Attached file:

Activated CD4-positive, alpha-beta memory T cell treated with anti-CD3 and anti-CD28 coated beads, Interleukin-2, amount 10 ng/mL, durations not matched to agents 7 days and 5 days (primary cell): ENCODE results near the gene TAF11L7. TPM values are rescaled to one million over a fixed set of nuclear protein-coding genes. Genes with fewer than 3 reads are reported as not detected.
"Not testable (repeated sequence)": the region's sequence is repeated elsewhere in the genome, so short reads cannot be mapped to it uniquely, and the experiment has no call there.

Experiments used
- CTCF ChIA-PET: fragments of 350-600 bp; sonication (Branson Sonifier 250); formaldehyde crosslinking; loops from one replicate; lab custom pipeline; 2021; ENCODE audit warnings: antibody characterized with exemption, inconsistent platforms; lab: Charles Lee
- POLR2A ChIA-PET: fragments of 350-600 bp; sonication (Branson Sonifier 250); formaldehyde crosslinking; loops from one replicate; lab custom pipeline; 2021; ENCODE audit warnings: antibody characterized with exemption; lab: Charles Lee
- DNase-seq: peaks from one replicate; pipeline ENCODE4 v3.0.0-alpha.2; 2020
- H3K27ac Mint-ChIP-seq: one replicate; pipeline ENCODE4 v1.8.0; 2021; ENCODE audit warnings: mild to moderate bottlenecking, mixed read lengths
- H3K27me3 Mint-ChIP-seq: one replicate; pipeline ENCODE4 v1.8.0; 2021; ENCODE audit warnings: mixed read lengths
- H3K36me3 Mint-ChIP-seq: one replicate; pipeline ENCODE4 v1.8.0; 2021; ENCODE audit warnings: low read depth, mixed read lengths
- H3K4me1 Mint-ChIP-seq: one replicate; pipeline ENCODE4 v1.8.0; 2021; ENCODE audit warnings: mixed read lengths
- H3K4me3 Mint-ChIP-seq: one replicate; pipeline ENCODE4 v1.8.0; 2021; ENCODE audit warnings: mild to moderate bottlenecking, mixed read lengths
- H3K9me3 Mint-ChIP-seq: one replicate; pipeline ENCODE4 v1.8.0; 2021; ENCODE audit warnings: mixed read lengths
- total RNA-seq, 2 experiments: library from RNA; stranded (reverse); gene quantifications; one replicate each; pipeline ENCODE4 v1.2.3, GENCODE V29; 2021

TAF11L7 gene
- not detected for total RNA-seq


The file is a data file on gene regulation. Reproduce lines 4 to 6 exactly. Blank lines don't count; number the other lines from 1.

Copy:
- CTCF ChIA-PET: fragments of 350-600 bp; sonication (Branson Sonifier 250); formaldehyde crosslinking; loops from one replicate; lab custom pipeline; 2021; ENCODE audit warnings: antibody characterized with exemption, inconsistent platforms; lab: Charles Lee
- POLR2A ChIA-PET: fragments of 350-600 bp; sonication (Branson Sonifier 250); formaldehyde crosslinking; loops from one replicate; lab custom pipeline; 2021; ENCODE audit warnings: antibody characterized with exemption; lab: Charles Lee
- DNase-seq: peaks from one replicate; pipeline ENCODE4 v3.0.0-alpha.2; 2020